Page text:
Migration in Austrian Football after 1945
The history of immigration and football in Austria – of professional players and team managers who came to Austria to work as well as the so-called first- or second-generation immigrants who chose football as a leisure sport or started a career in a professional or semi-professional league – started about hundred years ago. This project represents the first systematic overview of migrant participation in Austrian professional football after 1945.
Researchers: Barbara Liegl, Georg Spitaler, Elisabeth Kotvojs
Duration of the project: December 2005 – June 2008
Funded by the Austrian Science Fund (FWF)
Comparing the special case of football to the general trends in Austrian immigration, this project focuses on the transnationality of football’s labour market, which exists despite political and sporting regulations limiting the access of foreign players.
For this project, statistical data was collected on more than 1,200 players and managers who worked in Austria’s top football league over the past 50 years – from refugees in the first decades after the war to the professionals of today’s football – and selected biographies are presented. The findings illustrate the interdependence of the seemingly autonomous field of football with broader social developments, including the regulations of the labour market, and general political conditions, such as Austria’s long-time role as a neutral state close to the “iron curtain”.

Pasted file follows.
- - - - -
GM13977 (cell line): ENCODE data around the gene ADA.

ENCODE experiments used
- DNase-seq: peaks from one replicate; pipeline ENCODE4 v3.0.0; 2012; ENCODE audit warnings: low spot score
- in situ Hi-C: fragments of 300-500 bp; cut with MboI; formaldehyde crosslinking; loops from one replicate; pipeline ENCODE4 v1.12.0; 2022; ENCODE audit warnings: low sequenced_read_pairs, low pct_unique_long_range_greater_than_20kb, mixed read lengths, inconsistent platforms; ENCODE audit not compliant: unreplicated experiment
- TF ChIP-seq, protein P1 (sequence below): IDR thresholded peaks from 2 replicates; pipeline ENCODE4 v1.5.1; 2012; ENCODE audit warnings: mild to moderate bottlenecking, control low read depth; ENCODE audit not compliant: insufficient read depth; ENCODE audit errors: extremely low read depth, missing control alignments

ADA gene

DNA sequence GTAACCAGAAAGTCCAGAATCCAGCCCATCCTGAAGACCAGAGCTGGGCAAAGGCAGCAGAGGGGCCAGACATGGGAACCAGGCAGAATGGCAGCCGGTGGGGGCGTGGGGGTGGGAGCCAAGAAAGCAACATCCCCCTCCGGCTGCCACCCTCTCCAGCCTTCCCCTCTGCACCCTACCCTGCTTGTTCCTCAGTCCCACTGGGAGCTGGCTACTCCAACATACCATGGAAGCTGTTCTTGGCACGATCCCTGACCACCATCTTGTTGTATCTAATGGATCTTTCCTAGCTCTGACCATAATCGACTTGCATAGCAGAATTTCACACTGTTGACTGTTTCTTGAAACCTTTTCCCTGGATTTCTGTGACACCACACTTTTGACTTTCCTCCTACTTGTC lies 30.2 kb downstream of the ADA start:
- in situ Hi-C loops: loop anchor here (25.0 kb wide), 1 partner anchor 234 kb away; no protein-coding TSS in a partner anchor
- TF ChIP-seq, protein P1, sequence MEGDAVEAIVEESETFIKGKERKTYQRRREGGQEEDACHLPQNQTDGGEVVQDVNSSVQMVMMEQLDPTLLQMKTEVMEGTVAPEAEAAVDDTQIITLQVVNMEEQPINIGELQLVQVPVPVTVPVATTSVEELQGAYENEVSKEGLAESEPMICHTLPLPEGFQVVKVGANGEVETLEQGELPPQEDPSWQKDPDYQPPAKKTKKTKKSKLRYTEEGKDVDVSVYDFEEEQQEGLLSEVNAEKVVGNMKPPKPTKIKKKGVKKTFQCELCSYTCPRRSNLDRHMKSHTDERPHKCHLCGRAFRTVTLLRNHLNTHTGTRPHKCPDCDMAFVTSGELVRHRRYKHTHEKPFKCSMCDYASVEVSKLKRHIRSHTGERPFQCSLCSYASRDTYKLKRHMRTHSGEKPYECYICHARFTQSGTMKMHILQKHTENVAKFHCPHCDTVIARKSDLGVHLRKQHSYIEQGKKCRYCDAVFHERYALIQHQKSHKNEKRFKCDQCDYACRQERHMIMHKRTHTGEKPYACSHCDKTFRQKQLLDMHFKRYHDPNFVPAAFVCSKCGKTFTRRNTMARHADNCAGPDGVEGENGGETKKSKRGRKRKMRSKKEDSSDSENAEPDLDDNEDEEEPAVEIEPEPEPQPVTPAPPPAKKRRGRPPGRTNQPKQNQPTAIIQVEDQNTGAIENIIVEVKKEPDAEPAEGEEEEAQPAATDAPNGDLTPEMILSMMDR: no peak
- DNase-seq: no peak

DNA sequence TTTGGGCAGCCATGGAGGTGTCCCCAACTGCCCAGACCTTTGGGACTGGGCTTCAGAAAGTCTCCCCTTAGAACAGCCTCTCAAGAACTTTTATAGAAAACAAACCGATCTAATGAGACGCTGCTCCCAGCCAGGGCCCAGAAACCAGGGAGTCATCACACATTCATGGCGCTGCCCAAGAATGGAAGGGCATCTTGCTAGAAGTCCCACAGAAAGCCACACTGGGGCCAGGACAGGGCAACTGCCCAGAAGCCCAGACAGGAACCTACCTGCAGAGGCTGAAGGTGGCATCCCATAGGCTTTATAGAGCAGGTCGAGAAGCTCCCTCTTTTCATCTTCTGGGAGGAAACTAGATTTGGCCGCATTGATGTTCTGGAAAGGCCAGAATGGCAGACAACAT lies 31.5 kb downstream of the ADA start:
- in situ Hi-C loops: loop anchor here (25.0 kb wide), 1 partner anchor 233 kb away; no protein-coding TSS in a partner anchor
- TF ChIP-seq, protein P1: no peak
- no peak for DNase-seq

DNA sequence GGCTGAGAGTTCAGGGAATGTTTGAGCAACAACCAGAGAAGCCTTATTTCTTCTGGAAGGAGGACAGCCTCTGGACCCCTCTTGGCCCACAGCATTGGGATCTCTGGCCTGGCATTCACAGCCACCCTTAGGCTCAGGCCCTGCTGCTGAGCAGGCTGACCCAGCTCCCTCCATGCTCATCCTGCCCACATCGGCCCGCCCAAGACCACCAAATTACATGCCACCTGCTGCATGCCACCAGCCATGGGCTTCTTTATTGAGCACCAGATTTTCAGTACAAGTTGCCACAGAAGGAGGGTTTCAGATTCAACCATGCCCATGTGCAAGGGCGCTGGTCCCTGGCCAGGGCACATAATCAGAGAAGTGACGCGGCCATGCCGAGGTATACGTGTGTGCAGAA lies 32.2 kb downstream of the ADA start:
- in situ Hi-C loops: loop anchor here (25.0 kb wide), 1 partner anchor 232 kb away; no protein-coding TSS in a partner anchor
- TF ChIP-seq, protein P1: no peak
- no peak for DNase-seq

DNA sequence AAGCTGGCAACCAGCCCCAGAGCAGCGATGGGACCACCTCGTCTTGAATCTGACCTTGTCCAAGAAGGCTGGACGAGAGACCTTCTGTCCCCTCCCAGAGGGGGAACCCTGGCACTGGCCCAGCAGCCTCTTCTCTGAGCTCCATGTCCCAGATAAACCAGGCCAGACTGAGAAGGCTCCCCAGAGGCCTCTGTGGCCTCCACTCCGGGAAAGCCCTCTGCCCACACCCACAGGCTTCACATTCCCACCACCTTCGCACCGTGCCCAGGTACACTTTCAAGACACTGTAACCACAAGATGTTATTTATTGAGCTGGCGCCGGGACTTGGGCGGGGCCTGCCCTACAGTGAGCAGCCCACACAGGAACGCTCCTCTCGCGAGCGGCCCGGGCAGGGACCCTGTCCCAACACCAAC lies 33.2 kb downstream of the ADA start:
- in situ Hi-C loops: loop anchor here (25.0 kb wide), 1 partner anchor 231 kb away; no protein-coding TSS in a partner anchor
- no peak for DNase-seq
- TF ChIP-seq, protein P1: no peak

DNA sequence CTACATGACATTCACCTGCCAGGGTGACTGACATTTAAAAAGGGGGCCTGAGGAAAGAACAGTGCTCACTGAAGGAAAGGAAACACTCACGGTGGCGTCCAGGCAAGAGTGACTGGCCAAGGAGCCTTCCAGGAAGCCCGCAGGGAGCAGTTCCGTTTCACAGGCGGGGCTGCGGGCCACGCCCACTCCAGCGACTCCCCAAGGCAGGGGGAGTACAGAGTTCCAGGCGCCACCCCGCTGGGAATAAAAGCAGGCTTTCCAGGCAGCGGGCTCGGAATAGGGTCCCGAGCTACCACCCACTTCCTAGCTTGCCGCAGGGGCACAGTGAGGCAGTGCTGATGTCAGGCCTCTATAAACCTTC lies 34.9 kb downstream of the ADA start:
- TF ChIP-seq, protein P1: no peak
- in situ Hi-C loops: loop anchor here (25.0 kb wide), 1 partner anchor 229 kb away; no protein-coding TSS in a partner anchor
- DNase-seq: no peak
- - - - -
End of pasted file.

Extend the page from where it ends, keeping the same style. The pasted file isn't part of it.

This project also stresses the importance of the former Yugoslavia and other Central and Eastern European countries for Austrian football: between 1945 and 2006, about one third of all foreign players in Austria’s top league came from Yugoslavia and its successor states.
Another part of this project analyses the historic and current media discourse on foreign football players in Austria in relation to the political debates on immigration. For the fans, the players are seen as representatives and role models, and successful foreign players became public idols. But at the same time, the “foreign legion” was often blamed for the crisis of Austrian football, especially in the post-Bosman era of deregulated players’ markets since the 1990s. This highlights football’s role in identity politics.
Apart from qualitative interviews with former players, managers and football officials, a survey of current professional players in Austria’s Bundesliga (2007-08 season) was conducted on issues of discrimination and integration. This project also examines the participation of second-generation immigrants in professional Austrian football and the national team.
The principal findings of this project are presented in the book Legionäre am Ball. Migration im österreichischen Fußball nach 1945.
Further information and contact:
Website: Mag.a Bettina Surtmann